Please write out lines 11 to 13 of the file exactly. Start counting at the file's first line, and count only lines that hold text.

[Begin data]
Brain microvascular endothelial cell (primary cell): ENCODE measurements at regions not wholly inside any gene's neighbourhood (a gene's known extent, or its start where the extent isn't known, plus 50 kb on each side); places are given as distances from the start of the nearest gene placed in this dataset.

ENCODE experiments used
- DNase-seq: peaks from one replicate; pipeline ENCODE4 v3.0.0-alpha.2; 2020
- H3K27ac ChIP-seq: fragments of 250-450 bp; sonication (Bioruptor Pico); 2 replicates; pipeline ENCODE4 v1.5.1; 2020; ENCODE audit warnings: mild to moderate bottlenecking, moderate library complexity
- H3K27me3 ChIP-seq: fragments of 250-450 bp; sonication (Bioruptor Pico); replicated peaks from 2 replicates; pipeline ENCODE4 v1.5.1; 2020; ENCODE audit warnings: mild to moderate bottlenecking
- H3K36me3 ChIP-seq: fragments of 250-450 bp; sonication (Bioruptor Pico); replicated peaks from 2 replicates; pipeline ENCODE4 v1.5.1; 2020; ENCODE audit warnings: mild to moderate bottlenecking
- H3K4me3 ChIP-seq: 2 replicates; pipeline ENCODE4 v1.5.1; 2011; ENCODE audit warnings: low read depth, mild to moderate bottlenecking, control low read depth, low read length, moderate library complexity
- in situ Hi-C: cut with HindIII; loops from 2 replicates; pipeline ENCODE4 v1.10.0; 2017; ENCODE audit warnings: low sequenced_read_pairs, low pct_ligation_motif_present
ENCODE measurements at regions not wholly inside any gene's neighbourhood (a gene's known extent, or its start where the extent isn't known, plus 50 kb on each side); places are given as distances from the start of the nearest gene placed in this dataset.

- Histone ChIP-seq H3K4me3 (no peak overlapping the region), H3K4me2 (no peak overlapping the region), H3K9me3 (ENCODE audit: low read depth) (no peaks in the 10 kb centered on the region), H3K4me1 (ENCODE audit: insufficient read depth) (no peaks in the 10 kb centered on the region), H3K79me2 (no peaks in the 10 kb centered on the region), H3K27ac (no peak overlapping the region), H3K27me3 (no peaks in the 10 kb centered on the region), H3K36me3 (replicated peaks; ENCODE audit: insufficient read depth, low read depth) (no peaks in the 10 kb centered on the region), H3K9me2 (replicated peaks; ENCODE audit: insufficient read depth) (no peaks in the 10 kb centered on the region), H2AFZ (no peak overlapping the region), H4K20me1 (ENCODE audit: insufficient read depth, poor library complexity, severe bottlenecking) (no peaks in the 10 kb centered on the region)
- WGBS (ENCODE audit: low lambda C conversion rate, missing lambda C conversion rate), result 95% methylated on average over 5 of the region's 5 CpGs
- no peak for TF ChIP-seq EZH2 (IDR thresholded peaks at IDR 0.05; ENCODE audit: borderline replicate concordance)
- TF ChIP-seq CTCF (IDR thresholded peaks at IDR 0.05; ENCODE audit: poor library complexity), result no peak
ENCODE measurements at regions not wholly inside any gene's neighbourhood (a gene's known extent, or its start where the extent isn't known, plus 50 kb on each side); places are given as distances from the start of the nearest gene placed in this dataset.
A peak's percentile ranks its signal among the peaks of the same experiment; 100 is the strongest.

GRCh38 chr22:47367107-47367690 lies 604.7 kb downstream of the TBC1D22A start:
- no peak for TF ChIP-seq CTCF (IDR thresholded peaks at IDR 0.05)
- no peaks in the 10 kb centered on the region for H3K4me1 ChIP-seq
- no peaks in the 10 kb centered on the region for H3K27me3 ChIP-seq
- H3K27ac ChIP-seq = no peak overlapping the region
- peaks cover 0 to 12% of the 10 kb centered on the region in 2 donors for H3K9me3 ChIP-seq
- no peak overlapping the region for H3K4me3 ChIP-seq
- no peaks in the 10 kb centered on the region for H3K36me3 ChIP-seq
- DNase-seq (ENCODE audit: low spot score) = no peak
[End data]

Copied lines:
- WGBS (ENCODE audit: low lambda C conversion rate, missing lambda C conversion rate), result 95% methylated on average over 5 of the region's 5 CpGs
- no peak for TF ChIP-seq EZH2 (IDR thresholded peaks at IDR 0.05; ENCODE audit: borderline replicate concordance)
- TF ChIP-seq CTCF (IDR thresholded peaks at IDR 0.05; ENCODE audit: poor library complexity), result no peak